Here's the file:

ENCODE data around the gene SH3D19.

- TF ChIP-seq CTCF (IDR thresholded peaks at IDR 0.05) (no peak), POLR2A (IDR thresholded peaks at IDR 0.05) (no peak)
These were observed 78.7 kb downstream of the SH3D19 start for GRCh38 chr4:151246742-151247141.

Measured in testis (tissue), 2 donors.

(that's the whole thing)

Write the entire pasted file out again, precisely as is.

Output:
ENCODE data around the gene SH3D19.

- TF ChIP-seq CTCF (IDR thresholded peaks at IDR 0.05) (no peak), POLR2A (IDR thresholded peaks at IDR 0.05) (no peak)
These were observed 78.7 kb downstream of the SH3D19 start for GRCh38 chr4:151246742-151247141.

Measured in testis (tissue), 2 donors.